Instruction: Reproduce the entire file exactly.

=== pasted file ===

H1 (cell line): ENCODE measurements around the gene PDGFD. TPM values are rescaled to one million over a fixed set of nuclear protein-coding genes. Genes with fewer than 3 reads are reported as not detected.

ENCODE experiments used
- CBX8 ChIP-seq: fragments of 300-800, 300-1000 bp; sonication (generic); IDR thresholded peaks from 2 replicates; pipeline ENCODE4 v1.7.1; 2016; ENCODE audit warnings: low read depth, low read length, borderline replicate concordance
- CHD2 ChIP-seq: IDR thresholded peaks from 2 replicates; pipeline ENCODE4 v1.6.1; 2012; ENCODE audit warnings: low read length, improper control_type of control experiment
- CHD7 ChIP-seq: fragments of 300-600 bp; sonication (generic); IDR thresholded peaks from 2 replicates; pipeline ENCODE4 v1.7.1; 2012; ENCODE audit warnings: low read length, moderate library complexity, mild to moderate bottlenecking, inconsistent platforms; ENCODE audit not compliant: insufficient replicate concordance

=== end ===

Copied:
H1 (cell line): ENCODE measurements around the gene PDGFD. TPM values are rescaled to one million over a fixed set of nuclear protein-coding genes. Genes with fewer than 3 reads are reported as not detected.

ENCODE experiments used
- CBX8 ChIP-seq: fragments of 300-800, 300-1000 bp; sonication (generic); IDR thresholded peaks from 2 replicates; pipeline ENCODE4 v1.7.1; 2016; ENCODE audit warnings: low read depth, low read length, borderline replicate concordance
- CHD2 ChIP-seq: IDR thresholded peaks from 2 replicates; pipeline ENCODE4 v1.6.1; 2012; ENCODE audit warnings: low read length, improper control_type of control experiment
- CHD7 ChIP-seq: fragments of 300-600 bp; sonication (generic); IDR thresholded peaks from 2 replicates; pipeline ENCODE4 v1.7.1; 2012; ENCODE audit warnings: low read length, moderate library complexity, mild to moderate bottlenecking, inconsistent platforms; ENCODE audit not compliant: insufficient replicate concordance